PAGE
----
Poor translations lead to the loss of accurate language. In many cases, a solo or small lawyer tries to reduce costs for the client by hiring a non-lawyer to translate contracts. There are stories of people using secretaries to translate contracts (“She speaks Spanish, no matter what dialect”) or computer programs. Even obtaining flat-rate translations of translation services can be problematic if they do not explain the range of potential translations that may result from a particular legal sentence. A translator may be required to choose between three, five, ten or zero words in a foreign language for a particular legal concept that the lawyer initially described in a legal contract. A translator who is not a lawyer may not fully understand the goods or services described, the conditions of use and use in the area used or the importance of maturation in this description. If this is not taken into account in the translation and the legal implications of the choice of words are not understood, the effect of the lawyer`s carefully crafted contractual language may be completely lost when translating into a second language. The reason for this is simple: if you expect to appear before a Chinese (or foreign) court, the staff of that court will not speak English. You will not read English. Even if they read English, the Rules of Procedure of the General Court require that documents be translated into the national language. If you have already found that the party with whom you are contracting has no assets outside their own country and that facilitation before a court proceeding is faster than arbitration, why would you ever want to have an English-language contract that disrupts these foreign proceedings? The only language that the foreign court will deal with is his own, and contracts that are in several languages will confuse the problem.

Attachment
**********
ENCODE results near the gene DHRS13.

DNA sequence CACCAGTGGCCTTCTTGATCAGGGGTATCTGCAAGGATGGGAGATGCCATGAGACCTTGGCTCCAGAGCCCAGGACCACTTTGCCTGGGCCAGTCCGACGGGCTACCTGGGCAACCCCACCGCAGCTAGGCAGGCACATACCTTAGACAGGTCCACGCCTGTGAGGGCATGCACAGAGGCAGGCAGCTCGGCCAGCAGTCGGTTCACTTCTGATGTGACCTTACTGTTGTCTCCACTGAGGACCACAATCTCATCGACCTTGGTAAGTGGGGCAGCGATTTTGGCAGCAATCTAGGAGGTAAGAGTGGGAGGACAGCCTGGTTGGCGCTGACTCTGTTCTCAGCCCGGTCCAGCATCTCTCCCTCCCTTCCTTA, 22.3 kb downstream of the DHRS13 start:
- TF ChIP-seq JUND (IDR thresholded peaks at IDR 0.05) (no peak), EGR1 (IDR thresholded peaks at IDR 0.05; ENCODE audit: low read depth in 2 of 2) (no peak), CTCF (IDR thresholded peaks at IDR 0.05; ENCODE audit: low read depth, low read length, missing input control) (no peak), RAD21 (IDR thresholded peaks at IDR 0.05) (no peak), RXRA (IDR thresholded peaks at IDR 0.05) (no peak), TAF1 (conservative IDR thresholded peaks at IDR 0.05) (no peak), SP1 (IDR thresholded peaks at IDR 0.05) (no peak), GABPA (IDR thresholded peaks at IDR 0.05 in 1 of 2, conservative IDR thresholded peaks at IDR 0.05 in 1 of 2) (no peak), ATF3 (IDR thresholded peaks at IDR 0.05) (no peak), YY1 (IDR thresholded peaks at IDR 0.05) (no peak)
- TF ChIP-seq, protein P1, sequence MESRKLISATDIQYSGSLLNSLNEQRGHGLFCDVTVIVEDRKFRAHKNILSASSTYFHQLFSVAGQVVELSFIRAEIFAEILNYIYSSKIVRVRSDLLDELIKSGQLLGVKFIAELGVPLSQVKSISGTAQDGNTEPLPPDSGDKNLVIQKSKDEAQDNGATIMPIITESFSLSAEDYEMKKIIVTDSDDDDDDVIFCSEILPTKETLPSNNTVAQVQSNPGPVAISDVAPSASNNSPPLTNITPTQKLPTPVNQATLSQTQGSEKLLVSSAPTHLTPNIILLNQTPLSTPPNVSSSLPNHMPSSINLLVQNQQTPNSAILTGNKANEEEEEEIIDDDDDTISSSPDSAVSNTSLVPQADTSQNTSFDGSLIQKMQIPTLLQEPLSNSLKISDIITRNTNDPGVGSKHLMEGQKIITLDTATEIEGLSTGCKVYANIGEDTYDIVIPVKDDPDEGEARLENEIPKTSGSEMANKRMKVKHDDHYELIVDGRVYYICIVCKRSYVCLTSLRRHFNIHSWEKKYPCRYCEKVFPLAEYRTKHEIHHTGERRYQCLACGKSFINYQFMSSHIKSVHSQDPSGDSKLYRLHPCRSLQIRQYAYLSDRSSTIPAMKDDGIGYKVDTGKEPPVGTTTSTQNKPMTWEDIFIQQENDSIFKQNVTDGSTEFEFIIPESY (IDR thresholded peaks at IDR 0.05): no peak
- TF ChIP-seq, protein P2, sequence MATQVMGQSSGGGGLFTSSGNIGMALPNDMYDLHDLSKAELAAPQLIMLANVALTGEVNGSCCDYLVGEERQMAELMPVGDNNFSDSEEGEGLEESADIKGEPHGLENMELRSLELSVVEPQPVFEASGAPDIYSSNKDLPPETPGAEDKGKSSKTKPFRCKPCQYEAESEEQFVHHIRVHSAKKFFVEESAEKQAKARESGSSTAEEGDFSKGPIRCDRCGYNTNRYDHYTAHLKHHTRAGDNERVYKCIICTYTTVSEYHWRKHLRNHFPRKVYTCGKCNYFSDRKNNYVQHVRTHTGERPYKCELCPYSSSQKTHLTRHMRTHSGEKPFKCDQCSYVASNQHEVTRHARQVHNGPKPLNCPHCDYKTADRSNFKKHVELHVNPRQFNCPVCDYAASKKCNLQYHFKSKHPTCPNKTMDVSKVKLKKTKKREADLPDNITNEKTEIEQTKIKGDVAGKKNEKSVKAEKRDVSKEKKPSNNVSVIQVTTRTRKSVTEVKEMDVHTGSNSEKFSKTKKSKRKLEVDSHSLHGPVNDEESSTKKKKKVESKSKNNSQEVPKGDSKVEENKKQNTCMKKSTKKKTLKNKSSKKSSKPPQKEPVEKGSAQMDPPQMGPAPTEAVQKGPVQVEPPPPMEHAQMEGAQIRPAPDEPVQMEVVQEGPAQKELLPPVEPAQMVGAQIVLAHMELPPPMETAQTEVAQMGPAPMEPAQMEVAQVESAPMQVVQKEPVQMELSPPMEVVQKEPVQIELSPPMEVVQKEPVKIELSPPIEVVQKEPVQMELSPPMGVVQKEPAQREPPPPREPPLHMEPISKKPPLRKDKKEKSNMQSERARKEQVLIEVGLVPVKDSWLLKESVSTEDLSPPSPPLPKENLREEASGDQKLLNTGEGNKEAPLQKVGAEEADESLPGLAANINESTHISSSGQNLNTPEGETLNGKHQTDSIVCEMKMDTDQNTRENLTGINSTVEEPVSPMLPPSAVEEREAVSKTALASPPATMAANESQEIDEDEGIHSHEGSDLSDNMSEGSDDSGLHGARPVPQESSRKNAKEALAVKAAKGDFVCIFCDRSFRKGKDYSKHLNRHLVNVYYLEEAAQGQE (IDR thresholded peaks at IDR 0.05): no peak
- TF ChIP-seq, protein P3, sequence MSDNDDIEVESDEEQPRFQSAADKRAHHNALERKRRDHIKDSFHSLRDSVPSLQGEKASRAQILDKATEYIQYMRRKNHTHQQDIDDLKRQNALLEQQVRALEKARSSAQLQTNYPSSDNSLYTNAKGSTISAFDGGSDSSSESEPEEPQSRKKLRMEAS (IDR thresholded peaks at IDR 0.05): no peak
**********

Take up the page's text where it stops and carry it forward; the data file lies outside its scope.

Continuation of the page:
A single contract in a single language (the own jurisdiction it sees and imposes every day) makes the procedure faster, cheaper and simpler – three words that make customers very happy. Remember how long it usually takes to design and negotiate an English-language business contract for your client – and to what extent the parties can argue over the inclusion or exclusion of a single word or phrase. . . .